3/27/2019 | 1 MINUTE READ

AM 101: Continuous Liquid Interface Production (CLIP)

Continuous Liquid Interface Production (CLIP) is the key to Carbon's Digital Light Synthesis. Here's a look at how it works and how it differs from stereolithography.

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What Is CLIP?

Continuous Liquid Interface Production (CLIP) is a proprietary process developed by Carbon. The process enables Digital Light Synthesis (DLS), the name for the company’s 3D printing system.

How Does CLIP Work?

The Continuous Liquid Interface Production (CLIP) process is based on stereolithography. Both processes use UV light to cure resin. Unlike stereolithography, however, the CLIP process doesn’t pause after each layer. Instead, the resin continuously flows through a “dead zone” just above the oxygen-permeable window, as shown below. UV images representing the cross-section of the part are projected onto an oxygen-permeable window to solidify the resin. Parts are built upside-down, as the build platform rises from the vat of resin.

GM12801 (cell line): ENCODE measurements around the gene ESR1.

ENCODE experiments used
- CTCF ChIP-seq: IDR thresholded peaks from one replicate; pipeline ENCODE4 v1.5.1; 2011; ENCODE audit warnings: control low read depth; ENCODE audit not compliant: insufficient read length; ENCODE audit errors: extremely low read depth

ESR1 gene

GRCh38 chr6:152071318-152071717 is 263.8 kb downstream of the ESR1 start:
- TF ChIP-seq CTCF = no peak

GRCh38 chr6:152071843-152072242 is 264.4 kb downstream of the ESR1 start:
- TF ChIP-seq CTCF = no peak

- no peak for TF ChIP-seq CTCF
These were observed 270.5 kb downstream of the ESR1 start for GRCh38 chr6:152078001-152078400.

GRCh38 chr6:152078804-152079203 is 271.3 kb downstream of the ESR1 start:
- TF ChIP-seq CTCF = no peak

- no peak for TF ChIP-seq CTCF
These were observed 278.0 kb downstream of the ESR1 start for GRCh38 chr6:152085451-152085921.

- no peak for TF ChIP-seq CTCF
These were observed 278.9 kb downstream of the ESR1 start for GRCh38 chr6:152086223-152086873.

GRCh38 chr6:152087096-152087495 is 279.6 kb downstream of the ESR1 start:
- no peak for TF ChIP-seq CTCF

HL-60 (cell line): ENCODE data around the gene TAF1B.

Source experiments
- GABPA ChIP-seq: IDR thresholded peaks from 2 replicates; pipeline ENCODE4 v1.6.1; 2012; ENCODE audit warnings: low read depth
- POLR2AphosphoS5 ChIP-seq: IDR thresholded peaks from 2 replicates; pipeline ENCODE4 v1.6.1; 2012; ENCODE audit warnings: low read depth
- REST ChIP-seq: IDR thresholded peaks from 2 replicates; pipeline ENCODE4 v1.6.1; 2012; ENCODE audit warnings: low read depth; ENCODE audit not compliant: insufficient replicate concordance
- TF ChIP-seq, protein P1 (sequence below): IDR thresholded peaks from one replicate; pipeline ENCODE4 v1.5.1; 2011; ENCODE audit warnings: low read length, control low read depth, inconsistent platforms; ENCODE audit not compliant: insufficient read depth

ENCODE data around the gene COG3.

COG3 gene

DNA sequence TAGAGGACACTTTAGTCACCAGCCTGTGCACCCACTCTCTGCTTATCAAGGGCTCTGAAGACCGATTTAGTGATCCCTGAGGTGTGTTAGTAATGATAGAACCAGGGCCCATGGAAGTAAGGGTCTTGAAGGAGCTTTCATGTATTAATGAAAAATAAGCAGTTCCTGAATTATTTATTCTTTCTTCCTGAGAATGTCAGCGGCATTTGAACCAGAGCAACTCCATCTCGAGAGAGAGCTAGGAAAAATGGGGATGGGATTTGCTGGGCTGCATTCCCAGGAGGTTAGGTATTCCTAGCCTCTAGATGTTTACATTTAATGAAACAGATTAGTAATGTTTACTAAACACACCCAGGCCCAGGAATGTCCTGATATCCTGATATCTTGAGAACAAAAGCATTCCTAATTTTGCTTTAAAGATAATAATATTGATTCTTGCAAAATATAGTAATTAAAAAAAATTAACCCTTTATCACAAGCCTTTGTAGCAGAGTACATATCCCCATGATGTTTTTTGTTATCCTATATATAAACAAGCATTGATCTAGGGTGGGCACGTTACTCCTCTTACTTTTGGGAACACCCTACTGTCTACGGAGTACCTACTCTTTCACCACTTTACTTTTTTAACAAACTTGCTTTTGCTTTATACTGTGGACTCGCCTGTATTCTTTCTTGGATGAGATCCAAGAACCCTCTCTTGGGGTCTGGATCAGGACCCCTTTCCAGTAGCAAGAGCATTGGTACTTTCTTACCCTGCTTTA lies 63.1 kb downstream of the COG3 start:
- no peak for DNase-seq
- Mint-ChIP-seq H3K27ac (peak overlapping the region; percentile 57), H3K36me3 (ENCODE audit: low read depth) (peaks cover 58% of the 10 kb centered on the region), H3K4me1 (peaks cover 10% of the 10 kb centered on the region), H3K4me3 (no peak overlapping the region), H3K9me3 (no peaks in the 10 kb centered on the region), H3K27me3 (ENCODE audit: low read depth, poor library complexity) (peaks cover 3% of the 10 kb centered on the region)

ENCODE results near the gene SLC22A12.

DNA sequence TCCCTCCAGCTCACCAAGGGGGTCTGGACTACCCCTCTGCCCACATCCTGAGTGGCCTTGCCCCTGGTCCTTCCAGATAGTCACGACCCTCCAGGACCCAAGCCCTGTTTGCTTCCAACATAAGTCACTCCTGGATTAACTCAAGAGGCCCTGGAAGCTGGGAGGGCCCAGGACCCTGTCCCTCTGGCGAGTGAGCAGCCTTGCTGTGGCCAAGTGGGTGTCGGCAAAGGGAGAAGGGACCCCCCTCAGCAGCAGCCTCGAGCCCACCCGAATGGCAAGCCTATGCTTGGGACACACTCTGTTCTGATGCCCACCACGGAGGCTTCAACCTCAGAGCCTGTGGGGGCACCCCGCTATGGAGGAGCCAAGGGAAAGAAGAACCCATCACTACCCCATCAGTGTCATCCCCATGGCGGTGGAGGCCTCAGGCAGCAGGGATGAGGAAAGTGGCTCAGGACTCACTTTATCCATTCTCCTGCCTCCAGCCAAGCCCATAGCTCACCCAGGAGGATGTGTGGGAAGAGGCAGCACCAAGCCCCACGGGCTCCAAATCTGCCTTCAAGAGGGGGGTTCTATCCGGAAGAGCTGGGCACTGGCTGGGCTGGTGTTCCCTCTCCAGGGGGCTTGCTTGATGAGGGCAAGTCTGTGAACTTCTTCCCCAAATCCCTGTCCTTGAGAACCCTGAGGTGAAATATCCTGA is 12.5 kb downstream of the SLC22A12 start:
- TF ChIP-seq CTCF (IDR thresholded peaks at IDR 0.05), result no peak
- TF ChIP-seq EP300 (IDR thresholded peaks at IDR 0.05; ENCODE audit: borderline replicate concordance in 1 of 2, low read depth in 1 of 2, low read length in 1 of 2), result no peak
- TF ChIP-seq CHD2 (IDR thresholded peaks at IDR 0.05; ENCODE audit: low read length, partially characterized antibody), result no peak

via GIPHY

What Materials Can Be Used?

CLIP resins available from Carbon include elastomeric, flexible, rigid and medical-grade polyurethanes; silicone; cyanate ester; epoxy; urethane methacrylate; and dental materials.

What Postprocessing Is Required?

After printing, the parts are cleaned of resin and freed from the build plate. Any supports are removed. UV-curable resin parts are complete at this stage. Many materials, however, require a thermal post-cure in an oven; this can take from 4 to 13 hours to complete. The heat sets off a secondary chemical reaction that strengthens the parts. Typically no further postprocessing is required after cleaning and curing.

Why Use CLIP?

The continuous nature of the CLIP 3D printing process avoids the creation of layer lines in the part, offering a surface finish comparable to injection-molded parts. According to Carbon, CLIP parts are also watertight and isotropic, having the same strength in all directions. In addition to providing a means of making prototypes, CLIP can be used as an alternative for making production parts that would otherwise be injection-molded.

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